Cisco Systems' former executive in charge of its broad Borderless Networks strategy is now the CEO of Firetide, which sells wireless mesh networking equipment.
John McCool left Cisco last month after more than a decade with the networking giant, most recently as its chief technology officer and senior vice president of the company's Global Enterprise Segment. Cisco introduced the Borderless Networks initiative several years, offering a range of technologies and solutions that enable organizations to create mesh network infrastructures to allow users to access networks anytime from any place and with any device.
Cisco executives have said that the strategy is about making the network less device-centric and more user-centric, and taking tasks—from wireless to security to video traffic—traditionally found on disparate appliances and putting them directly onto the network through switches and routers.
While at Cisco, McCool also at one point served as senior vice president and general manager of the company's Data Center, Switch and Services group, overseeing the switching and L4-7 services businesses.
Now he will take command of a 10-year-old company that specializes in technology for wireless mesh networks, which lend themselves to a variety of workloads, from video surveillance and mobility applications to the growth of sensor-based networks that are creating what is becoming known as the Internet of Things.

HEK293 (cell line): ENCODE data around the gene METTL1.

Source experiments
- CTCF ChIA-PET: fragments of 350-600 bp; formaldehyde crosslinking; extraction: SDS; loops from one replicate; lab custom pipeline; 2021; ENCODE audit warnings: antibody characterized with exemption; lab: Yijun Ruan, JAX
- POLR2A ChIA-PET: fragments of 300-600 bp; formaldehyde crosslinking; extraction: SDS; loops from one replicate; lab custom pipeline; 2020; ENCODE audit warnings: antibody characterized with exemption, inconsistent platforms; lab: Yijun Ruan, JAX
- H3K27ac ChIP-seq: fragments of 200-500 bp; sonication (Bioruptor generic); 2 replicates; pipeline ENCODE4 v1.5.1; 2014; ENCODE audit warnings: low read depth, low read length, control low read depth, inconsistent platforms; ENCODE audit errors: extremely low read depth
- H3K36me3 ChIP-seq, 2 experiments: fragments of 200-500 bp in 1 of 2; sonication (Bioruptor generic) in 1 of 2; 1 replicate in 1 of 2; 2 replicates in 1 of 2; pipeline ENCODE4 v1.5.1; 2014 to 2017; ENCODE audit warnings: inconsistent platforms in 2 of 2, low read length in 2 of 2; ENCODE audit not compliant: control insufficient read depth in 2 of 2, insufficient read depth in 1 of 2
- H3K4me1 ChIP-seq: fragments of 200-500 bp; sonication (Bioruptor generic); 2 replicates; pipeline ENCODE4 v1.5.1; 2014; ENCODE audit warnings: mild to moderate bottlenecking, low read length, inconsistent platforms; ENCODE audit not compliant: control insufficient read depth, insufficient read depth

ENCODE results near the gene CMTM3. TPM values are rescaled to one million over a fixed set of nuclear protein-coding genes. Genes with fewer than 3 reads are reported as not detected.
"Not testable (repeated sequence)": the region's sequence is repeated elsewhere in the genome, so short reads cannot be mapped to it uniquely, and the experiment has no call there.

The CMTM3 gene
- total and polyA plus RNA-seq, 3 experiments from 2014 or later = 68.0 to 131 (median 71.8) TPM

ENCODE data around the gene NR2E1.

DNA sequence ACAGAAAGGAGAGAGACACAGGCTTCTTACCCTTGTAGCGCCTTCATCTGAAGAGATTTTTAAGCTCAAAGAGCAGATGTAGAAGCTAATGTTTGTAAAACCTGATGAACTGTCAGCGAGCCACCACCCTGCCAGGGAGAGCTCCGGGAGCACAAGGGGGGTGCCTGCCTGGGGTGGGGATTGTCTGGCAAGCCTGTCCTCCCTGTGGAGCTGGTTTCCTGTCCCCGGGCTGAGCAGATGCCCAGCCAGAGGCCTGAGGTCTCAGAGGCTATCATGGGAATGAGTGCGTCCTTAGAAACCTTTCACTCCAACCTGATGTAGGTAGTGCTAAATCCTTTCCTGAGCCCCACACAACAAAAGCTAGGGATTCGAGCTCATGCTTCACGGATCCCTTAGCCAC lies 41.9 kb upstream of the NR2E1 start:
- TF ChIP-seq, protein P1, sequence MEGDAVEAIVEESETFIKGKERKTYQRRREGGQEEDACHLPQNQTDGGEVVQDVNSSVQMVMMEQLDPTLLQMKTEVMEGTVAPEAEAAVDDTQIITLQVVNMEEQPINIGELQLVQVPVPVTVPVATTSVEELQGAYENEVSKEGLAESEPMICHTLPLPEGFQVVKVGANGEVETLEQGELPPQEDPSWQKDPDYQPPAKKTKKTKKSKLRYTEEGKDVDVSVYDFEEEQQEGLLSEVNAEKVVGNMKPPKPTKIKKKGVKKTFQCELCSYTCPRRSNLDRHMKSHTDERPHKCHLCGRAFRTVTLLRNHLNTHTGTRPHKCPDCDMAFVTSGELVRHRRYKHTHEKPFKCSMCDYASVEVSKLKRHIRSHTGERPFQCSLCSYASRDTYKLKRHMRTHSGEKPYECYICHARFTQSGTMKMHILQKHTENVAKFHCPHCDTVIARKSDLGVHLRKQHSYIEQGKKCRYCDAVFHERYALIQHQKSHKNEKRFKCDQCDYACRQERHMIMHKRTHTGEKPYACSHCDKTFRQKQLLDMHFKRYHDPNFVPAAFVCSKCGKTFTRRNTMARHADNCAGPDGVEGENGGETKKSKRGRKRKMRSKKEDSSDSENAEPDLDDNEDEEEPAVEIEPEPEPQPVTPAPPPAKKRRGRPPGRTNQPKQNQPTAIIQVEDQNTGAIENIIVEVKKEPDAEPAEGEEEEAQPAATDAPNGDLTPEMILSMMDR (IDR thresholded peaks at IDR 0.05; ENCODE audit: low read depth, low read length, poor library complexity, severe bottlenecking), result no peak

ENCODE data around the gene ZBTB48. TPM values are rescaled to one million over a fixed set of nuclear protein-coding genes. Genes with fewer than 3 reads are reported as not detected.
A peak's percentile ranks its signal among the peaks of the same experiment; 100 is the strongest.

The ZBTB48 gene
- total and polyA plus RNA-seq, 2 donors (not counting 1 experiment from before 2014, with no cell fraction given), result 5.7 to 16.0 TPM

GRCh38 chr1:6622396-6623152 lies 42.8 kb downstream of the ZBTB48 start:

"The demand to connect advanced sensors, control equipment and video to the Internet in industrial environments is surging," McCool said in a statement. "This represents a rare opportunity for any company that can lead in delivering next-generation mesh networks that provide high-bandwidth and low-latency connectivity to both fixed and mobile assets. I think Firetide is that company."
Firetide's mesh network offerings enable organizations to create a wireless mesh foundation for both indoor and outdoor systems. The company's HotPort mesh networks include HotPort mesh nodes, HotPoint access points, HotClient on-premises hardware and HotView network management software. It also includes the Firetide Mobility Controller and Firetide WLAN Controller. Using the technology, businesses can use multiple network services and Ethernet devices to create a wireless mesh network, according to Firetide officials.
They said the company's AutoMesh technology—which enables users to reliably and securely view live, high-bandwidth video feeds in a low-latency environment—is a key differentiator for the vendor. Firetide officials are looking to McCool to help the company expand its reach.
"John understands how to build and scale a global business, and he brings a dynamic blend of management experience and technology depth," Andy Ludwick, a Firetide board member, co-founder of SynOptics and former CEO of Bay Networks, said in a statement.
Firetide, which is headquartered in Los Gatos, Calif., reportedly has more than 10,000 customers in 40 countries, including the Thailand Royal Irrigation Department, for which the company built the world's longest mesh network. More recently, Atlanta's police department deployed a Firetide wireless mesh video surveillance network that was used for traffic control and the protection of fans during the NCAA Final Four basketball tournament in March.
Along with taking over as CEO, McCool also will join Firetide's board of directors. Before his time with Cisco, McCool worked with SynOptics, Advanced Micro Devices and NeXT Computer.